Talent Attraction Incentives: The Debate Heats Up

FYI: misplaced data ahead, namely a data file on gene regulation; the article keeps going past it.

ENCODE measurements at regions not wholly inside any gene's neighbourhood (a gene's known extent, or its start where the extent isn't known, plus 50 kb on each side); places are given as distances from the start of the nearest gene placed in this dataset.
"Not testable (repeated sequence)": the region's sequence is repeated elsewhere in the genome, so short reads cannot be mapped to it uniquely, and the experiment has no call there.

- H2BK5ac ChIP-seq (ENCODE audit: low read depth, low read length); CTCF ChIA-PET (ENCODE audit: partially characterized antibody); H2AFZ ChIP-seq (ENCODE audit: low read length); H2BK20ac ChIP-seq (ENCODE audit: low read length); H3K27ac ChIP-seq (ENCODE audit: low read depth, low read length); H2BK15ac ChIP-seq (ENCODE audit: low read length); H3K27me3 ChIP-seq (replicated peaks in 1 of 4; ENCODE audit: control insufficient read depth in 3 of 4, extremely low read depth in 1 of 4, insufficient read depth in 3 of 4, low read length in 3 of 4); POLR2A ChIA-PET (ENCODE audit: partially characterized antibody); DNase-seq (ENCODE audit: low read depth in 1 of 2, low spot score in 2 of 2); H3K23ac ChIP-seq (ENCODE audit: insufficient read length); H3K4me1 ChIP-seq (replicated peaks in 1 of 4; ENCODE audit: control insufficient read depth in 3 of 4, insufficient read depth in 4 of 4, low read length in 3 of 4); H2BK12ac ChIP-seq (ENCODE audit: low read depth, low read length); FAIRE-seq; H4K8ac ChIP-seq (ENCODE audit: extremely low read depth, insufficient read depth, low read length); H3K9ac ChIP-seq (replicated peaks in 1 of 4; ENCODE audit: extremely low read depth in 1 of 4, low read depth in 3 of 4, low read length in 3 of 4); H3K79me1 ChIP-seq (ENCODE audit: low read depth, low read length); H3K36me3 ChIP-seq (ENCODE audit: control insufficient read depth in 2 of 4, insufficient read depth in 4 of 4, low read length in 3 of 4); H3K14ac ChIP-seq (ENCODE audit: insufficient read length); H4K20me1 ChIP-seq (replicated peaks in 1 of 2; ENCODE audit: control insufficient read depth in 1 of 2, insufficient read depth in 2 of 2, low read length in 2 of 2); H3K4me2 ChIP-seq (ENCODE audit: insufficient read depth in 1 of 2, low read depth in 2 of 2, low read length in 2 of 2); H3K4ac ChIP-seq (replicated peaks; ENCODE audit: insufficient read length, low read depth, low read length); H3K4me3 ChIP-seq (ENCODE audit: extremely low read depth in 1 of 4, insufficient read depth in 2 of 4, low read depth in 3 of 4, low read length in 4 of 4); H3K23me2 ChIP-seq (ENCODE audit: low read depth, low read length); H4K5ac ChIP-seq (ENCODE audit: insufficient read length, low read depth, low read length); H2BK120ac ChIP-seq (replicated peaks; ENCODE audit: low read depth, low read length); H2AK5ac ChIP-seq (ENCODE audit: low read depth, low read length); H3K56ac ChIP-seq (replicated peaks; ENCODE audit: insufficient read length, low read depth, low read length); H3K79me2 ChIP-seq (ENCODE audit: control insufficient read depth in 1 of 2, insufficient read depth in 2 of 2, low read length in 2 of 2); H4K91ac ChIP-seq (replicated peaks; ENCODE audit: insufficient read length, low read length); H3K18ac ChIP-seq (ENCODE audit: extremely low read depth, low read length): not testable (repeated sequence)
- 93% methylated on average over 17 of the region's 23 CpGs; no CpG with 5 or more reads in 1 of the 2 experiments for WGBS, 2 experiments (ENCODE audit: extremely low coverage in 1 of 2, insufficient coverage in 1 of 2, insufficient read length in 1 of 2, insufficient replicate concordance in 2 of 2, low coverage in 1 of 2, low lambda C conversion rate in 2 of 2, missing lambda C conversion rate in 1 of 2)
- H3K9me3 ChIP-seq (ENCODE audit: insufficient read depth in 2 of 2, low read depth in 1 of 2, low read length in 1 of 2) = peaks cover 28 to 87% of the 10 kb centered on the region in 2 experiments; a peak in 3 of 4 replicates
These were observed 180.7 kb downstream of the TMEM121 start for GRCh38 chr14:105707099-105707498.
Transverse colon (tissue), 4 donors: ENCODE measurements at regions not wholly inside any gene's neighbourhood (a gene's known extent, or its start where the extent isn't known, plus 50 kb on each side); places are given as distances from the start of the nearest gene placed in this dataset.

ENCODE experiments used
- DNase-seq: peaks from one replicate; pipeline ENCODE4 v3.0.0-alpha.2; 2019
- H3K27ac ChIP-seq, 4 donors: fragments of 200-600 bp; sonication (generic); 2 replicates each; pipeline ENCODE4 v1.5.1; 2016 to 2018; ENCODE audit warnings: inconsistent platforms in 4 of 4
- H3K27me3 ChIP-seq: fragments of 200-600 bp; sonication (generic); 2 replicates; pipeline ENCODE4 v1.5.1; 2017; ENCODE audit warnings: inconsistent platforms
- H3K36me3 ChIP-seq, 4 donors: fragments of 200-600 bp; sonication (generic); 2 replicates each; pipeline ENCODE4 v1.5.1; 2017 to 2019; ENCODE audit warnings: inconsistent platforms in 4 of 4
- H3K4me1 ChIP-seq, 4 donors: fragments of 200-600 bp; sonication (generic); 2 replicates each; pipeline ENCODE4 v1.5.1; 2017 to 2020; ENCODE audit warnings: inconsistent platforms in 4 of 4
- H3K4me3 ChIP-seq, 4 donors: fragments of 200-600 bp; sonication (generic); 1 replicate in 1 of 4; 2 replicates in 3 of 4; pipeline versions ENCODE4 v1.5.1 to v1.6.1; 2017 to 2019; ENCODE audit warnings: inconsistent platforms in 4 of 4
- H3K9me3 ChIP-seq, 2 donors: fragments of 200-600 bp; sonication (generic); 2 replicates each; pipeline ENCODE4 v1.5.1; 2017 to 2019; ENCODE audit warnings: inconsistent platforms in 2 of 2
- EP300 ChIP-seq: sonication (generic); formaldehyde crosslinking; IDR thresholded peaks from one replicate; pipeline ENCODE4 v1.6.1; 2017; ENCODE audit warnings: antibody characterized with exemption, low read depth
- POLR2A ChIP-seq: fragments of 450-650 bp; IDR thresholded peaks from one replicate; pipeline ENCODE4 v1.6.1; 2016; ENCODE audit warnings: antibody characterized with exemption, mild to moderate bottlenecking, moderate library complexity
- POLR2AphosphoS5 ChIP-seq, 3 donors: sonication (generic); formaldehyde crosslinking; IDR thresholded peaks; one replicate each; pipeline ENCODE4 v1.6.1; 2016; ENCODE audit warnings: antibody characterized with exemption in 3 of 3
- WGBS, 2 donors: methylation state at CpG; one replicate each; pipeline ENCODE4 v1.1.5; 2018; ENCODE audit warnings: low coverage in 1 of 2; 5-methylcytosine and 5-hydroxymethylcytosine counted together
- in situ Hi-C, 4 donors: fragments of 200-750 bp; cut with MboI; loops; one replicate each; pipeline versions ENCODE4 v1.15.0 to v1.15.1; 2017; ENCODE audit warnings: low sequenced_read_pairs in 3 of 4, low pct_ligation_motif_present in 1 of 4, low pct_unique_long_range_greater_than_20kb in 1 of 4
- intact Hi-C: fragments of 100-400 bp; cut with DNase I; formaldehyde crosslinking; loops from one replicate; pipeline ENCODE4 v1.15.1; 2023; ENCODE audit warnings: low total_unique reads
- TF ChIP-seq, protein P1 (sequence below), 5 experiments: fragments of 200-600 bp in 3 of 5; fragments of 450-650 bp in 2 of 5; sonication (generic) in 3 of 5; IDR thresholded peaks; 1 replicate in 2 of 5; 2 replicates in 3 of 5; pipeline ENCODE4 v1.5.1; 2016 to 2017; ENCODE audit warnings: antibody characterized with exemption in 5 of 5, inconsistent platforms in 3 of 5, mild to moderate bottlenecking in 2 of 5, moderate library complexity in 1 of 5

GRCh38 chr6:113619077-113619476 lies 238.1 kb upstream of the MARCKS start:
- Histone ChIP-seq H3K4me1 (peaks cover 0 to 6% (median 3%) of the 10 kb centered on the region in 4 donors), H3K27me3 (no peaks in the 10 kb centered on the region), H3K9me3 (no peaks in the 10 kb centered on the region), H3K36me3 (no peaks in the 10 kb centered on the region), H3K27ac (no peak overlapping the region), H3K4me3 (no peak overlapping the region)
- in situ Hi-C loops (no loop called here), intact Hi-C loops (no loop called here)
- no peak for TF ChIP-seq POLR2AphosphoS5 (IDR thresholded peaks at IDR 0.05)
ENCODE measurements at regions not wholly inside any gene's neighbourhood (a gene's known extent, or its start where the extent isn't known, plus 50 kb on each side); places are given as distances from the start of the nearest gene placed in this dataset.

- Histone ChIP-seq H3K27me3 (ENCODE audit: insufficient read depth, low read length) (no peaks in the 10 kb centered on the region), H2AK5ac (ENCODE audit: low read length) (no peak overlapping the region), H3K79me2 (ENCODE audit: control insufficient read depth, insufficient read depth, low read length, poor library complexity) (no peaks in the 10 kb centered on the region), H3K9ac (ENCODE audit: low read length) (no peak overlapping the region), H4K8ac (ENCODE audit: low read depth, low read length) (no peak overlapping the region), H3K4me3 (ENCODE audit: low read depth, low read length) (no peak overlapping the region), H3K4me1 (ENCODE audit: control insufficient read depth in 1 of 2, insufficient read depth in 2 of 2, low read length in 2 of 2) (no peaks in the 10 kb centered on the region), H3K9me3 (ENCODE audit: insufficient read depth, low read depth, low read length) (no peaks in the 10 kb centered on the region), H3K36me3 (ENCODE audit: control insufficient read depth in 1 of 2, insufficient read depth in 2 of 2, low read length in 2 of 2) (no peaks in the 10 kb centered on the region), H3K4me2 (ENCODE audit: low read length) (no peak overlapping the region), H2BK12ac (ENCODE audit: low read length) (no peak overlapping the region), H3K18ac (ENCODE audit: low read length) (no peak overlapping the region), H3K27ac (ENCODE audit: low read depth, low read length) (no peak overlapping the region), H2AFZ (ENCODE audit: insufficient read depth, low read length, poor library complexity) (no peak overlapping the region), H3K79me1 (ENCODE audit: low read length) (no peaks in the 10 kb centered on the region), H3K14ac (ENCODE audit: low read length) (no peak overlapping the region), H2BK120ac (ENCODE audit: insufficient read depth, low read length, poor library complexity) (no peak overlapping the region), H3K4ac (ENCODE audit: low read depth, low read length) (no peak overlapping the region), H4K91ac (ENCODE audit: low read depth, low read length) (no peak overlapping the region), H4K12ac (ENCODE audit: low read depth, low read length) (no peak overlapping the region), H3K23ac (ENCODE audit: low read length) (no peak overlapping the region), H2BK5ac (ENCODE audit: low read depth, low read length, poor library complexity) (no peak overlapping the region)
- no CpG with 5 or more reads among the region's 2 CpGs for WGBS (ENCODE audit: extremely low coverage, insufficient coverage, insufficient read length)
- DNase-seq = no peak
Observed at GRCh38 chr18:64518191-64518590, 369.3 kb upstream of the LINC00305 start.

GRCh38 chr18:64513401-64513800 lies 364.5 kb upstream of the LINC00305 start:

In today’s tight labor markets, communities around the US are starved for talent.  Some places are so starved that they’ve created incentive programs to attract talented workers.  Some years ago, several places in Kansas opted for free land as a potential talent magnet.  Today’s incentives tend to be cash-based, either as direct payments or some form of alternative support such as student loan forgiveness in certain high-demand fields.  New programs in Tulsa and Vermont, among others, have been recently introduced, and are focusing on attracting remote workers and free-lancers.   Vermont’s program was unveiled in 2018, and offers up to $10,000 to support some expenses for incoming workers.   In year one, the program attracted 300 new residents, but this effort is already sparking a heated public debate   Last week, the state’s auditor  raised questions about the program’s impact and value.  In this report, his office argued that the program is providing incentives to people who would have moved to Vermont any way.  This debate over the “but for” question is common:  Would the desired action have occurred “but for” the incentive?   The audit claims that Vermont’s new talent migrants are coming for quality of life and natural amenities, and don’t need the incentive.  That may be true, but it’s also true that folks who move only because of a $10,000 incentive may not be the type of talent we want in our communities!   There are no easy answers here, but this type of discussion is likely to become more common as communities around the US introduce more innovative—and more risky—strategies to close the talent gap.

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